Skip to content
15 Mar 2019

Love your nature

The Botanic Gardens and Centennial Parklands have a long history of welcoming a diverse array of staff, students, and visitors, including members of the LGBTQI community. This year, we went an extra step to embrace and celebrate diversity through two significant events, including one hosted right here at The Calyx.

While sexual orientation does not appear to be an issue in our organization, acceptance in the workplace remains fragile here as elsewhere, even at the heart of a city like Sydney.

This is especially true for trans and nonbinary colleagues and for “double minorities” such as queer women and people of colour or different cultural backgrounds.

For these reasons, it felt very important to take part in the celebrations of the fabulous Sydney Mardi Gras festival, one of the largest LGBTQI events in the World taking place each year at the end of February.

mardi gra 2019 sydney
Over 50 staff, partners and allies marched on behalf of the Botanic Gardens and Cetennial Parklands.

The parade

This was the first time in history that we officially participated in the Sydney Gay and Lesbian Mardi Gras Parade, which was marched by 12,500 people and attended by an estimated 500,000 spectators.

Fifty of us, including partners and friends, marched the 10K-long route proudly under the theme ‘Love Your Nature’, wearing amazing botanical costumes or hats behind our truck covered with flowers (made of recycled fabric) and greens donated by our horticultural teams.
Significantly, the Parade appeared to have a record number of government organizations among the 197 floats who participated. 

This year was also marked by the participation of several other scientific organizations, including UNSW, University of Sydney, Western Sydney University, Taronga Zoo, and CSIRO.

All who marched, LGBTQI-identifying staff and allies, talked of an incredible experience, with a very positive and contagious energy throughout the night. This was our first (but definitely not last) time for most of us.

The preparations in the months and weeks leading up to the event also proved a remarkable ‘team-building’ experience, allowing many of us from very different sections of the organization to get to know each other much better and work together towards the same goal.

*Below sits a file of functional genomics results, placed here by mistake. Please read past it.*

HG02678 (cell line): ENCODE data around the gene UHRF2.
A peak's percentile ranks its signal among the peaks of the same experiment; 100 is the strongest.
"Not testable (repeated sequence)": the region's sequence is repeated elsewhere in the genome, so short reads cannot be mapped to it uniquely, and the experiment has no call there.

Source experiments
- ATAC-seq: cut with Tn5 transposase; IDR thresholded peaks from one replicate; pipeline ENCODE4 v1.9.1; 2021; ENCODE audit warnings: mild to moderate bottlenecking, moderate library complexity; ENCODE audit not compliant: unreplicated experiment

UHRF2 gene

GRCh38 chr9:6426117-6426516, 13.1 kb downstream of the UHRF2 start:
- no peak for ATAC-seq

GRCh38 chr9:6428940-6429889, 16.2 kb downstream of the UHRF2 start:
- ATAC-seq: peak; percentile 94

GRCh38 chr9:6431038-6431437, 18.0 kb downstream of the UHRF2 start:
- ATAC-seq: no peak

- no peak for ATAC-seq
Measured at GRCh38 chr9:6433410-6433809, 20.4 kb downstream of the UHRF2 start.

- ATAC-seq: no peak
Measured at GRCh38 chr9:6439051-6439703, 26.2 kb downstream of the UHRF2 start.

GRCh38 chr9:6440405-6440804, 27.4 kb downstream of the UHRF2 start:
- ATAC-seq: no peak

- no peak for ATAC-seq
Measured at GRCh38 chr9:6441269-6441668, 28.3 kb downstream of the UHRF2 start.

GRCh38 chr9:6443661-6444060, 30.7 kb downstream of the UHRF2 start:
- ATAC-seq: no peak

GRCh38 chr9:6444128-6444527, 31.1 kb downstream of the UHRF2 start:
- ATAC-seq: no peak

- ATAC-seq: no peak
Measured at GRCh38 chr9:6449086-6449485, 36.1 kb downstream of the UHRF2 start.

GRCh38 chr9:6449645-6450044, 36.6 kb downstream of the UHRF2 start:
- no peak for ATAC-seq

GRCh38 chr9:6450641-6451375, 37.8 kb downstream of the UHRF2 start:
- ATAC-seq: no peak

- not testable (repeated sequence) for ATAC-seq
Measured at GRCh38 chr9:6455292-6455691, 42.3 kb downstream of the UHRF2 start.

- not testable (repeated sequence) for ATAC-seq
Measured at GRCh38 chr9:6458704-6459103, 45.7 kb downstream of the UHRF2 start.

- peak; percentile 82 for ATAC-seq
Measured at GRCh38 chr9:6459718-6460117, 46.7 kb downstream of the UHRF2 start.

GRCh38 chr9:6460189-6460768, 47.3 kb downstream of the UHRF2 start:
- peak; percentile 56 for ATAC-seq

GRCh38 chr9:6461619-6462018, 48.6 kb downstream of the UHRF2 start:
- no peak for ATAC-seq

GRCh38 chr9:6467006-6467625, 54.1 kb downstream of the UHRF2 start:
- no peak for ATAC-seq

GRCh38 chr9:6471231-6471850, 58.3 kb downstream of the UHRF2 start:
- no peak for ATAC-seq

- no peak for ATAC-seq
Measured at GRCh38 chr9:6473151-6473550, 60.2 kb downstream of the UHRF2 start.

We were also very lucky to have our own DJ and own choreographer, who had us repeat our dance steps fearlessly (well, actually, it was terrifying at first) over and over until we got it almost right.
Having our organisation participate in Mardi Gras for the first time was incredible. It gave us all the chance to come together, get creative, celebrate our diversity and be part of this amazing event. I can't wait to do it bigger and better next year.
Liz Pensini from the Botanic Gardens & Centennial Parklands

An Evening with 500 Queer Scientists

Earlier during the Mardi Gras season, we also had the privilege of hosting a special event at The Calyx on 19 February called ‘An Evening with 500 Queer Scientists’.

Five gay and lesbian scientists, including myself, shared their stories and answered questions from the audience through a short panel discussion, moderated by Dr Alice Motion, a chemist and science moderator at the University of Sydney.

The sold out event attended by over 140 people was inspired by the 500 Queer Scientists visibility campaign launched in June 2018, which aims at ensuring that the next STEM generation has LGBTQI role models and at helping the current generation to recognize they are not alone.

The event was introduced by a short video from Dr Lauren Esposito (California Academy of Sciences), who founded 500 Queer Scientists.


Fearless leaders

This was a very special evening for us speakers as we usually consider our scientist and queer identities separate and not affecting each other. Yet, studies have found that a significant proportion of LGBTQI scientists are not out to their peers and that talented students from sexual minorities are less likely to remain in STEM.

Although most of us had not experienced significant discrimination linked to our sexual orientation throughout our scientific work life, we talked of challenges linked with regional work places, conducting field work in less accepting countries, or starting a career at a different time when homosexuality was still considered a crime.

This was an opportunity for each of us to share our story publicly for the first time and demonstrate that it is possible to develop a successful career in science while being out in the lab and without fear.

This unique event, perhaps the first of its kind in Australia, was a great success according to the feedback from participants.

We note that our panel was not fully representative of the diversity of LGBTQI scientists and their fields and will definitely aim at further increasing diversity when we repeat the event next year.

Love your nature!

The 41st Sydney Gay and Lesbian Mardi Gras Parade

If you are a journalist and have a media enquiry about this story, please click here for contact details and more information.